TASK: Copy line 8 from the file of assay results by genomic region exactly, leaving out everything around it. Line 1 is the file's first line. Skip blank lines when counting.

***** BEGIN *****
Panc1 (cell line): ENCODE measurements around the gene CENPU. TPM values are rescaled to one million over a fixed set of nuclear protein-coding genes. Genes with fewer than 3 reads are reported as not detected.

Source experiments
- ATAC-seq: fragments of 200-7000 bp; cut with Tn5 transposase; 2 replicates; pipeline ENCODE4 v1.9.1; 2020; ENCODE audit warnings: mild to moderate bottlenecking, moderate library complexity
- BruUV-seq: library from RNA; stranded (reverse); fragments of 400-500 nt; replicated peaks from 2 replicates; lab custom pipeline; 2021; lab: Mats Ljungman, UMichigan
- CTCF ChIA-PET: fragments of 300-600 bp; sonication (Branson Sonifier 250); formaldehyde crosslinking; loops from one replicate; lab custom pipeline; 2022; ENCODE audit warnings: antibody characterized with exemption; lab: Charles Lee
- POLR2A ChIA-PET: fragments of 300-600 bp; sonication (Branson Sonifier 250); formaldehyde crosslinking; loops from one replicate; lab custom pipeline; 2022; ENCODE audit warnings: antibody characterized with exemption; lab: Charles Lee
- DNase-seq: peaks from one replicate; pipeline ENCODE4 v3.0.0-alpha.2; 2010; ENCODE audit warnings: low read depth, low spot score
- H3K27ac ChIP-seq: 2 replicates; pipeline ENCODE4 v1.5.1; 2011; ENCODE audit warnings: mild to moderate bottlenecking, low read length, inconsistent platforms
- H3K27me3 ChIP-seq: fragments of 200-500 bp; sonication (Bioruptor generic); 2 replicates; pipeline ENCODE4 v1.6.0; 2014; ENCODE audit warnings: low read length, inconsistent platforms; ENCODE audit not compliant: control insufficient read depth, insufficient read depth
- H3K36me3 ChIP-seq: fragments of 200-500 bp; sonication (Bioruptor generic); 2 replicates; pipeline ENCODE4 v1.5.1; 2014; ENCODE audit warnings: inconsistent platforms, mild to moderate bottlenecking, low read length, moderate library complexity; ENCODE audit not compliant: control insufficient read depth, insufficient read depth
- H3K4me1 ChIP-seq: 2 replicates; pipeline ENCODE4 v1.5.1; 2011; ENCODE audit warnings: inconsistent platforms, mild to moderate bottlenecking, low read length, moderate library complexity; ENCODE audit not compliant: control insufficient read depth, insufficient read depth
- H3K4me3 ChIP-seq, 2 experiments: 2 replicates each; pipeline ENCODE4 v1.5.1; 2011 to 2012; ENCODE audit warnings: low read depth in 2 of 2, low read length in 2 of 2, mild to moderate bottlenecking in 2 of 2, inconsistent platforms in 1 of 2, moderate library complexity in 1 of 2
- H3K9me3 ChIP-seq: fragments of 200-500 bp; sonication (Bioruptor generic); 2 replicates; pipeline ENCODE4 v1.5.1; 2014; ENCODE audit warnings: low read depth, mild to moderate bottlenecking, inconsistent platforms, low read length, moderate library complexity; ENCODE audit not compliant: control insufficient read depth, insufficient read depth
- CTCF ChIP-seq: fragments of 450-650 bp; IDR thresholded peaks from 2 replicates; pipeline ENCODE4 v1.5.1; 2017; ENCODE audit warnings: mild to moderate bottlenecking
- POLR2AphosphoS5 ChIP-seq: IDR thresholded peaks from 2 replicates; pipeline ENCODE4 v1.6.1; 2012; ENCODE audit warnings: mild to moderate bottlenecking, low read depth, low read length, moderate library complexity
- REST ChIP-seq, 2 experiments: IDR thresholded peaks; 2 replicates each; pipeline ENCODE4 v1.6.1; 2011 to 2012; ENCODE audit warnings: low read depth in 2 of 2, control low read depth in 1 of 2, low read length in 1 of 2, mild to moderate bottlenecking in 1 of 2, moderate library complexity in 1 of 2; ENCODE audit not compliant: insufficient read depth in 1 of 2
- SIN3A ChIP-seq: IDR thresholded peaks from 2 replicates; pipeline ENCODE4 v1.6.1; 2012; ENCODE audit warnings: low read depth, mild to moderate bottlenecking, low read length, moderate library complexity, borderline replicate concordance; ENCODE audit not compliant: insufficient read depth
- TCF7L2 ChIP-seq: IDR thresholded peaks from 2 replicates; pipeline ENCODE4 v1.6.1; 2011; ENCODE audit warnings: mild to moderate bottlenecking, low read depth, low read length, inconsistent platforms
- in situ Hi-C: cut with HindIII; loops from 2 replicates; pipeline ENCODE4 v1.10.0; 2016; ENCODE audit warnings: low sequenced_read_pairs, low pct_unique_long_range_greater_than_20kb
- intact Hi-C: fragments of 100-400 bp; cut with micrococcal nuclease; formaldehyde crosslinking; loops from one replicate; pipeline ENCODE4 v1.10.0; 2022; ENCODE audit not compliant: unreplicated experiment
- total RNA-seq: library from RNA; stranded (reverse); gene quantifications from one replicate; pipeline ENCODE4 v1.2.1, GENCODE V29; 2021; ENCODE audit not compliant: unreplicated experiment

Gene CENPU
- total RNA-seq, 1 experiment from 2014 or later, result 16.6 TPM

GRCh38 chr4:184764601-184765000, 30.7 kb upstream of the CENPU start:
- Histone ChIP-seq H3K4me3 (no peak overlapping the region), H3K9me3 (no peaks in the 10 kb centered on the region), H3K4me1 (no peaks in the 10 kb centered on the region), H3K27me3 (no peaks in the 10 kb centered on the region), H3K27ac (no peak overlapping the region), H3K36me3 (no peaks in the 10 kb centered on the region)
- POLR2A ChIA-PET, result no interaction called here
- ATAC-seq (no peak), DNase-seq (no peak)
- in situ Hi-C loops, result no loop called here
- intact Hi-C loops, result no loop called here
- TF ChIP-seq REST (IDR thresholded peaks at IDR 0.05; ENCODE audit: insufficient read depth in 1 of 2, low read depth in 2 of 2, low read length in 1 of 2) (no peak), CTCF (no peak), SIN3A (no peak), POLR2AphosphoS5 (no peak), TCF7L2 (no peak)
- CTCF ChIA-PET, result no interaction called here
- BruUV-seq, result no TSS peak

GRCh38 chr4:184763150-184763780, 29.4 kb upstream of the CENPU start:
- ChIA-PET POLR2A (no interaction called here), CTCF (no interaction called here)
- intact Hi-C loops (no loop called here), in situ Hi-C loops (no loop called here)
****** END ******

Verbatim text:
- H3K27ac ChIP-seq: 2 replicates; pipeline ENCODE4 v1.5.1; 2011; ENCODE audit warnings: mild to moderate bottlenecking, low read length, inconsistent platforms